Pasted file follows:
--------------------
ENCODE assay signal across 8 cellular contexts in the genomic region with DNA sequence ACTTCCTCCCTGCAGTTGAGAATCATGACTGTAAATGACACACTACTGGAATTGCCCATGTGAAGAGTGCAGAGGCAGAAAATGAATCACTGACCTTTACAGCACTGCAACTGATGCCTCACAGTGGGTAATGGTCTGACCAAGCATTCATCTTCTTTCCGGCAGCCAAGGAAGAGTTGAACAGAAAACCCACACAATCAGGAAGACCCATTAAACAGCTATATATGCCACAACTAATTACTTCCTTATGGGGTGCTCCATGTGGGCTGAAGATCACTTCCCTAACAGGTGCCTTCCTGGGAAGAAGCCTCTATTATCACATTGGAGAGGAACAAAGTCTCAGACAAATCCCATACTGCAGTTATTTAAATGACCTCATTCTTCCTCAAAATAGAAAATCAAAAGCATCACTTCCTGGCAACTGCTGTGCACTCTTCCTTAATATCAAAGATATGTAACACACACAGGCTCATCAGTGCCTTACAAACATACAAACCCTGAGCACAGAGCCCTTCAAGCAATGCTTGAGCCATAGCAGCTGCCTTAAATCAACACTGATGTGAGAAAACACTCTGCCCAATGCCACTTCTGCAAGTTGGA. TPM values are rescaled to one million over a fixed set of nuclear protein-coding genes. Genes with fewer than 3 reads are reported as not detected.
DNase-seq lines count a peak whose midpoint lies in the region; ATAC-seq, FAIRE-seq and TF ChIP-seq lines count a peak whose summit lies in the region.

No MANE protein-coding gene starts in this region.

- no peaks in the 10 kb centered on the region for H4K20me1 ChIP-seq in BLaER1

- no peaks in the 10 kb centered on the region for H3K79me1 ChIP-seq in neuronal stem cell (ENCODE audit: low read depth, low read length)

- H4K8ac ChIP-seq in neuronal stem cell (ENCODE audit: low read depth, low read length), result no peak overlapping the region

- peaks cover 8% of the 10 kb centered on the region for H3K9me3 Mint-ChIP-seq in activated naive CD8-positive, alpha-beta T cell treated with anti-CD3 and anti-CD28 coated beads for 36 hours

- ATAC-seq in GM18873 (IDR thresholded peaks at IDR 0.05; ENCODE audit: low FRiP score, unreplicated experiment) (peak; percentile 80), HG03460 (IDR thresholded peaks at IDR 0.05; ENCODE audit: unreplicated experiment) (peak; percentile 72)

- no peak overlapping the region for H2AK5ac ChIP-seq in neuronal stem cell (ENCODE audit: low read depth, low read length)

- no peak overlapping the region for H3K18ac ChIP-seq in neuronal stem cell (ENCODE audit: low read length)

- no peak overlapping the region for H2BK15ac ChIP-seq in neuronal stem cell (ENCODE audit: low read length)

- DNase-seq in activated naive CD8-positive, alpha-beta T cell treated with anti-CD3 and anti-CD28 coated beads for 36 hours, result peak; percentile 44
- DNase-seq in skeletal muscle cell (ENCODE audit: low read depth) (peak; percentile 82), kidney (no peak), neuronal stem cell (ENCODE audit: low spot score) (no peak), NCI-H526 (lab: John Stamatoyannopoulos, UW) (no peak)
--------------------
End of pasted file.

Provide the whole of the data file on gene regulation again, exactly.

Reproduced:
ENCODE assay signal across 8 cellular contexts in the genomic region with DNA sequence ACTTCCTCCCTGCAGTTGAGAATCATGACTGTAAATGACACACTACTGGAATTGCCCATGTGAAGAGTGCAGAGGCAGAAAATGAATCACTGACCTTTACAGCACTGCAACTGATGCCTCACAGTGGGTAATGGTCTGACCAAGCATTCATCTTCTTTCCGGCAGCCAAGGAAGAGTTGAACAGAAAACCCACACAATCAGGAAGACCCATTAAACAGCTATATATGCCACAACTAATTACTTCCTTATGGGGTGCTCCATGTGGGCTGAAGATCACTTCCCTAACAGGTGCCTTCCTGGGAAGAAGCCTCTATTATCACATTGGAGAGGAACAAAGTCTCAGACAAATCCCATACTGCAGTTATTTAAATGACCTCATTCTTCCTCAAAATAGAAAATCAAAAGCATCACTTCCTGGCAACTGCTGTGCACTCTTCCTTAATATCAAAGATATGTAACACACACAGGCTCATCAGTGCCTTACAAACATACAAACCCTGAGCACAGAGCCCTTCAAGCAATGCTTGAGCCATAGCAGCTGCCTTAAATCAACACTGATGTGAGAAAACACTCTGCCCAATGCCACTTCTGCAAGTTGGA. TPM values are rescaled to one million over a fixed set of nuclear protein-coding genes. Genes with fewer than 3 reads are reported as not detected.
DNase-seq lines count a peak whose midpoint lies in the region; ATAC-seq, FAIRE-seq and TF ChIP-seq lines count a peak whose summit lies in the region.

No MANE protein-coding gene starts in this region.

- no peaks in the 10 kb centered on the region for H4K20me1 ChIP-seq in BLaER1

- no peaks in the 10 kb centered on the region for H3K79me1 ChIP-seq in neuronal stem cell (ENCODE audit: low read depth, low read length)

- H4K8ac ChIP-seq in neuronal stem cell (ENCODE audit: low read depth, low read length), result no peak overlapping the region

- peaks cover 8% of the 10 kb centered on the region for H3K9me3 Mint-ChIP-seq in activated naive CD8-positive, alpha-beta T cell treated with anti-CD3 and anti-CD28 coated beads for 36 hours

- ATAC-seq in GM18873 (IDR thresholded peaks at IDR 0.05; ENCODE audit: low FRiP score, unreplicated experiment) (peak; percentile 80), HG03460 (IDR thresholded peaks at IDR 0.05; ENCODE audit: unreplicated experiment) (peak; percentile 72)

- no peak overlapping the region for H2AK5ac ChIP-seq in neuronal stem cell (ENCODE audit: low read depth, low read length)

- no peak overlapping the region for H3K18ac ChIP-seq in neuronal stem cell (ENCODE audit: low read length)

- no peak overlapping the region for H2BK15ac ChIP-seq in neuronal stem cell (ENCODE audit: low read length)

- DNase-seq in activated naive CD8-positive, alpha-beta T cell treated with anti-CD3 and anti-CD28 coated beads for 36 hours, result peak; percentile 44
- DNase-seq in skeletal muscle cell (ENCODE audit: low read depth) (peak; percentile 82), kidney (no peak), neuronal stem cell (ENCODE audit: low spot score) (no peak), NCI-H526 (lab: John Stamatoyannopoulos, UW) (no peak)